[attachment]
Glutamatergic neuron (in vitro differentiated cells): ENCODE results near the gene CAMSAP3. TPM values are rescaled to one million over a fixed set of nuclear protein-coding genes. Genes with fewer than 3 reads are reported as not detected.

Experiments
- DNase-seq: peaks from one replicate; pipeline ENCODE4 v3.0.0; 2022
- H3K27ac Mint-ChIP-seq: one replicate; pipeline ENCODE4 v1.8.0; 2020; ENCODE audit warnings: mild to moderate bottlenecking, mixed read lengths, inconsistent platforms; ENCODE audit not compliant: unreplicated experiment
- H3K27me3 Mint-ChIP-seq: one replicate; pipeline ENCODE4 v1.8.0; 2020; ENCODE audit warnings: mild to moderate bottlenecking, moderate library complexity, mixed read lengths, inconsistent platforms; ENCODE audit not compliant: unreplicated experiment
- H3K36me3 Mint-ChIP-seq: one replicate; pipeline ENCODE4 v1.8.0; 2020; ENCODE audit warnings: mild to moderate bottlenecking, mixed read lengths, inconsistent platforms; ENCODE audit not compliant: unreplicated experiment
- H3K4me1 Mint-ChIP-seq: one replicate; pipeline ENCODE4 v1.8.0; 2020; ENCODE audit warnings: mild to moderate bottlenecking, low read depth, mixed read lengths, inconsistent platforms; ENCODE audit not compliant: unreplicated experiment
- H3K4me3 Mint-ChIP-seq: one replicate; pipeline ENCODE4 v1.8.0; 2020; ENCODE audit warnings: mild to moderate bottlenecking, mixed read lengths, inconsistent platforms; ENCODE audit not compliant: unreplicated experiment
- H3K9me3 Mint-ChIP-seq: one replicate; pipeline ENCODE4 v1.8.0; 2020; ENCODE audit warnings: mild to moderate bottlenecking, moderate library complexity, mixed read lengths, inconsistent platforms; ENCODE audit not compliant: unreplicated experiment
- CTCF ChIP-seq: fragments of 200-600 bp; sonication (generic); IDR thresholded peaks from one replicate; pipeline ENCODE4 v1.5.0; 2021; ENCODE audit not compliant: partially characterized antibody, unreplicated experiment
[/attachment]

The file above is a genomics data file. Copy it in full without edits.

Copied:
Glutamatergic neuron (in vitro differentiated cells): ENCODE results near the gene CAMSAP3. TPM values are rescaled to one million over a fixed set of nuclear protein-coding genes. Genes with fewer than 3 reads are reported as not detected.

Experiments
- DNase-seq: peaks from one replicate; pipeline ENCODE4 v3.0.0; 2022
- H3K27ac Mint-ChIP-seq: one replicate; pipeline ENCODE4 v1.8.0; 2020; ENCODE audit warnings: mild to moderate bottlenecking, mixed read lengths, inconsistent platforms; ENCODE audit not compliant: unreplicated experiment
- H3K27me3 Mint-ChIP-seq: one replicate; pipeline ENCODE4 v1.8.0; 2020; ENCODE audit warnings: mild to moderate bottlenecking, moderate library complexity, mixed read lengths, inconsistent platforms; ENCODE audit not compliant: unreplicated experiment
- H3K36me3 Mint-ChIP-seq: one replicate; pipeline ENCODE4 v1.8.0; 2020; ENCODE audit warnings: mild to moderate bottlenecking, mixed read lengths, inconsistent platforms; ENCODE audit not compliant: unreplicated experiment
- H3K4me1 Mint-ChIP-seq: one replicate; pipeline ENCODE4 v1.8.0; 2020; ENCODE audit warnings: mild to moderate bottlenecking, low read depth, mixed read lengths, inconsistent platforms; ENCODE audit not compliant: unreplicated experiment
- H3K4me3 Mint-ChIP-seq: one replicate; pipeline ENCODE4 v1.8.0; 2020; ENCODE audit warnings: mild to moderate bottlenecking, mixed read lengths, inconsistent platforms; ENCODE audit not compliant: unreplicated experiment
- H3K9me3 Mint-ChIP-seq: one replicate; pipeline ENCODE4 v1.8.0; 2020; ENCODE audit warnings: mild to moderate bottlenecking, moderate library complexity, mixed read lengths, inconsistent platforms; ENCODE audit not compliant: unreplicated experiment
- CTCF ChIP-seq: fragments of 200-600 bp; sonication (generic); IDR thresholded peaks from one replicate; pipeline ENCODE4 v1.5.0; 2021; ENCODE audit not compliant: partially characterized antibody, unreplicated experiment